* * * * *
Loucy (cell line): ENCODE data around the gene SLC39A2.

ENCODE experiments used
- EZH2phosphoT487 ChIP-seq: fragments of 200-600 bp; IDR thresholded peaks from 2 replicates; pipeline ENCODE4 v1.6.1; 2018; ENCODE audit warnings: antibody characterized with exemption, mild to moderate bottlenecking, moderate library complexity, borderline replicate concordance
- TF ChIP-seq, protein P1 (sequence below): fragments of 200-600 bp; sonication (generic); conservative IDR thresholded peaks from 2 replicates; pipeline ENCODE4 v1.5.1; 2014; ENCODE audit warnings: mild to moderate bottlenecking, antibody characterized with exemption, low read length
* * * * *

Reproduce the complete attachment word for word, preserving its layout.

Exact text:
Loucy (cell line): ENCODE data around the gene SLC39A2.

ENCODE experiments used
- EZH2phosphoT487 ChIP-seq: fragments of 200-600 bp; IDR thresholded peaks from 2 replicates; pipeline ENCODE4 v1.6.1; 2018; ENCODE audit warnings: antibody characterized with exemption, mild to moderate bottlenecking, moderate library complexity, borderline replicate concordance
- TF ChIP-seq, protein P1 (sequence below): fragments of 200-600 bp; sonication (generic); conservative IDR thresholded peaks from 2 replicates; pipeline ENCODE4 v1.5.1; 2014; ENCODE audit warnings: mild to moderate bottlenecking, antibody characterized with exemption, low read length